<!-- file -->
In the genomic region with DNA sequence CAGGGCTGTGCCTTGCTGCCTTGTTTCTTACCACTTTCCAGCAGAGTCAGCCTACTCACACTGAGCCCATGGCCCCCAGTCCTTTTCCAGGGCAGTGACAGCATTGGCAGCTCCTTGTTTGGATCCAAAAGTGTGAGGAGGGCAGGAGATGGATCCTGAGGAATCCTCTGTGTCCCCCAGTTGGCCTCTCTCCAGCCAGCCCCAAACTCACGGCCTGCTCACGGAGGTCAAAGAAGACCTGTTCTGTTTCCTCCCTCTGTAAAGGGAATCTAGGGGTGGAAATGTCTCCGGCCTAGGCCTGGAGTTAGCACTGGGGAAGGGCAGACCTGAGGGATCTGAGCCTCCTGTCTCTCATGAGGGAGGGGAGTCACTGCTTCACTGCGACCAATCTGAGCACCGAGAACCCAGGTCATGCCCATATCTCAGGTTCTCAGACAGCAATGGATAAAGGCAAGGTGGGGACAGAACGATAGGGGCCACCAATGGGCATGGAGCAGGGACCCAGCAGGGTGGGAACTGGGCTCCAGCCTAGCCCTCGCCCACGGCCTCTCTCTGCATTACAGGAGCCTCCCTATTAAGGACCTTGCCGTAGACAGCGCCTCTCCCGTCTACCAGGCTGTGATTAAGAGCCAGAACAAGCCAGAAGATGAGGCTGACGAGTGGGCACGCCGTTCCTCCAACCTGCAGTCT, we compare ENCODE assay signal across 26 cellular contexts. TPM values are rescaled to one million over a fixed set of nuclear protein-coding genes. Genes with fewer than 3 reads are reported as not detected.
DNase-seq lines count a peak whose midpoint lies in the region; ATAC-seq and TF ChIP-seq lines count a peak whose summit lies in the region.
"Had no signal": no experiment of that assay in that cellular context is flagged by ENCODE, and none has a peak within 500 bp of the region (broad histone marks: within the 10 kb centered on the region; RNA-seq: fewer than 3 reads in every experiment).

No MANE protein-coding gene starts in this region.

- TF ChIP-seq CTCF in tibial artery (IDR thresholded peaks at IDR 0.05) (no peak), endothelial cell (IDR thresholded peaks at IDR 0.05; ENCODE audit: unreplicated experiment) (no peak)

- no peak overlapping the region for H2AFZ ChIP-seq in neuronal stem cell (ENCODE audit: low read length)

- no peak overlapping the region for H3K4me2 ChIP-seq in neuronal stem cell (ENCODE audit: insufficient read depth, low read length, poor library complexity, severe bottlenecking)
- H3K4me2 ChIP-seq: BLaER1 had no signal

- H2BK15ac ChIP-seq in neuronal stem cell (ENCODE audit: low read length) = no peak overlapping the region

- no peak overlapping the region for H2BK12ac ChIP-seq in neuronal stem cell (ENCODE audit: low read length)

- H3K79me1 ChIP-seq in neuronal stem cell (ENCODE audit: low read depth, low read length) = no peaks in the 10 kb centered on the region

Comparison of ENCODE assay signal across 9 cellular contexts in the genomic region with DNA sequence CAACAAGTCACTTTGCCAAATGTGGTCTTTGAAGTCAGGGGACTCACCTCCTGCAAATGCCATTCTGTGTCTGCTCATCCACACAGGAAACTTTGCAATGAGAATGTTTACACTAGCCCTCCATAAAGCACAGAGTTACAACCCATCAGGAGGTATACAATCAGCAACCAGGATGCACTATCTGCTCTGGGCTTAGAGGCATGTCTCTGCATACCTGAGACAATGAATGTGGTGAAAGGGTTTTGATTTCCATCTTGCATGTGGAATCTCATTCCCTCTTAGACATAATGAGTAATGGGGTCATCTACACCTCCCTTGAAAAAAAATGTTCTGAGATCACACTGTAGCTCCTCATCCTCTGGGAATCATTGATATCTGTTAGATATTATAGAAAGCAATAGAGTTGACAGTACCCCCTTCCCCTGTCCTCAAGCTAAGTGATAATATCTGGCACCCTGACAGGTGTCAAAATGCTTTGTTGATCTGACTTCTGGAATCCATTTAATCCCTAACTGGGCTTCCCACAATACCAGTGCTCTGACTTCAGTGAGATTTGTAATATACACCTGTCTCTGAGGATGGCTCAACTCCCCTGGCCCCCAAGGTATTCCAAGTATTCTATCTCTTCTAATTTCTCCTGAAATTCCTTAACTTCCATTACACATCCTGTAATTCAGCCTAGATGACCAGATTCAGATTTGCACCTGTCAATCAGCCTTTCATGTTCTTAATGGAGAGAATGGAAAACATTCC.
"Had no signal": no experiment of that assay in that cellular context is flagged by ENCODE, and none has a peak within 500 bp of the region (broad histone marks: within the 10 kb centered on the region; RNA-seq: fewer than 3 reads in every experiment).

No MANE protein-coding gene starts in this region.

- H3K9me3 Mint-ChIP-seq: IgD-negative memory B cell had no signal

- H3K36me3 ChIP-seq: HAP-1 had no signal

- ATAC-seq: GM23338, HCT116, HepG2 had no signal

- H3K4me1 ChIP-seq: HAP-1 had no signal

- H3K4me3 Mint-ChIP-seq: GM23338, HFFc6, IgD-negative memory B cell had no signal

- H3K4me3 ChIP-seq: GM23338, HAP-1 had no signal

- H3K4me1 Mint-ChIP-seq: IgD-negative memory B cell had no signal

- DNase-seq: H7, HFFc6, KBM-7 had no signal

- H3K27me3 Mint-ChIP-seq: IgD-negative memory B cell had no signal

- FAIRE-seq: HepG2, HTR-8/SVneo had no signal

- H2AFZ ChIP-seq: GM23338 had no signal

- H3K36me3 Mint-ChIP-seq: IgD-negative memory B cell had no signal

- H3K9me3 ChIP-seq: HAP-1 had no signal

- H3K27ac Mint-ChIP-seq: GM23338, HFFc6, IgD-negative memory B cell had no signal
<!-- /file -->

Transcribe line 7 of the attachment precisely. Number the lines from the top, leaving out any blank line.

- no peak overlapping the region for H3K4me2 ChIP-seq in neuronal stem cell (ENCODE audit: insufficient read depth, low read length, poor library complexity, severe bottlenecking)